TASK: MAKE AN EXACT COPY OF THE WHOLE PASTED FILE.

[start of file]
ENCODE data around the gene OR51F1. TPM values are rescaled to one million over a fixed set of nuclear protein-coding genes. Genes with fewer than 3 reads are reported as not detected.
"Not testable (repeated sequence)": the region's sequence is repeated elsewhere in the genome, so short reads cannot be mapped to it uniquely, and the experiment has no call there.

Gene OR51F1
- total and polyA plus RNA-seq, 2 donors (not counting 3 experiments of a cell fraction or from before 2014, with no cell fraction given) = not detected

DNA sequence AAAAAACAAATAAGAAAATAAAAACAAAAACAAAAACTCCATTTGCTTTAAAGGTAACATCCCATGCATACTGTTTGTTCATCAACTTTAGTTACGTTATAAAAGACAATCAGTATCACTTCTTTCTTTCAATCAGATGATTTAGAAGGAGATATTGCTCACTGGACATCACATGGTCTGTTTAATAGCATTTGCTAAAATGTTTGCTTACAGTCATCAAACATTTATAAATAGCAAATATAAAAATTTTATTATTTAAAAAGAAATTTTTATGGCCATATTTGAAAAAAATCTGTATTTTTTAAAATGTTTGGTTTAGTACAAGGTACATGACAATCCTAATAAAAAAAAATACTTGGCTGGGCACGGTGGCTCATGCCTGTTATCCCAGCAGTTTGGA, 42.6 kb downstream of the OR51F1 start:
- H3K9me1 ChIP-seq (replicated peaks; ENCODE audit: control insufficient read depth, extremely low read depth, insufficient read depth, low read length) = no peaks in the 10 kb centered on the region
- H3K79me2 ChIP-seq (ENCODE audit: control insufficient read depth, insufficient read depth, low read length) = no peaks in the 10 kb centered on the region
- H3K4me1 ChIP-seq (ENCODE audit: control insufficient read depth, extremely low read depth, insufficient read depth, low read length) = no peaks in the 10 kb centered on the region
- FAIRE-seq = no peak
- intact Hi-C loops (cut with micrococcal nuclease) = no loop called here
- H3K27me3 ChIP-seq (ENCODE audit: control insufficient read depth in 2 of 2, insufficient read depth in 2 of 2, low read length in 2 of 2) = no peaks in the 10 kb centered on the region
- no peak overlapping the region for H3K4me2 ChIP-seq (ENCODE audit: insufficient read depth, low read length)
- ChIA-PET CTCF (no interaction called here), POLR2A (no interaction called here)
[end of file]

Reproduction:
ENCODE data around the gene OR51F1. TPM values are rescaled to one million over a fixed set of nuclear protein-coding genes. Genes with fewer than 3 reads are reported as not detected.
"Not testable (repeated sequence)": the region's sequence is repeated elsewhere in the genome, so short reads cannot be mapped to it uniquely, and the experiment has no call there.

Gene OR51F1
- total and polyA plus RNA-seq, 2 donors (not counting 3 experiments of a cell fraction or from before 2014, with no cell fraction given) = not detected

DNA sequence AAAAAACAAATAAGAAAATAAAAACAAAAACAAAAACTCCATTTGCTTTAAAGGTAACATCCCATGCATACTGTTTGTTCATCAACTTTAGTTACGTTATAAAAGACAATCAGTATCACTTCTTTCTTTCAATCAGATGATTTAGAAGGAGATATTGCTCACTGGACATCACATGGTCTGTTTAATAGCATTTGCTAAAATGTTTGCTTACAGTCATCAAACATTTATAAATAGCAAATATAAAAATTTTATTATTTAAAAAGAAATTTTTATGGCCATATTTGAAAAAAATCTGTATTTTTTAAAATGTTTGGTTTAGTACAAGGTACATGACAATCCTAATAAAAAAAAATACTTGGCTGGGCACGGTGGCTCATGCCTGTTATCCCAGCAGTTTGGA, 42.6 kb downstream of the OR51F1 start:
- H3K9me1 ChIP-seq (replicated peaks; ENCODE audit: control insufficient read depth, extremely low read depth, insufficient read depth, low read length) = no peaks in the 10 kb centered on the region
- H3K79me2 ChIP-seq (ENCODE audit: control insufficient read depth, insufficient read depth, low read length) = no peaks in the 10 kb centered on the region
- H3K4me1 ChIP-seq (ENCODE audit: control insufficient read depth, extremely low read depth, insufficient read depth, low read length) = no peaks in the 10 kb centered on the region
- FAIRE-seq = no peak
- intact Hi-C loops (cut with micrococcal nuclease) = no loop called here
- H3K27me3 ChIP-seq (ENCODE audit: control insufficient read depth in 2 of 2, insufficient read depth in 2 of 2, low read length in 2 of 2) = no peaks in the 10 kb centered on the region
- no peak overlapping the region for H3K4me2 ChIP-seq (ENCODE audit: insufficient read depth, low read length)
- ChIA-PET CTCF (no interaction called here), POLR2A (no interaction called here)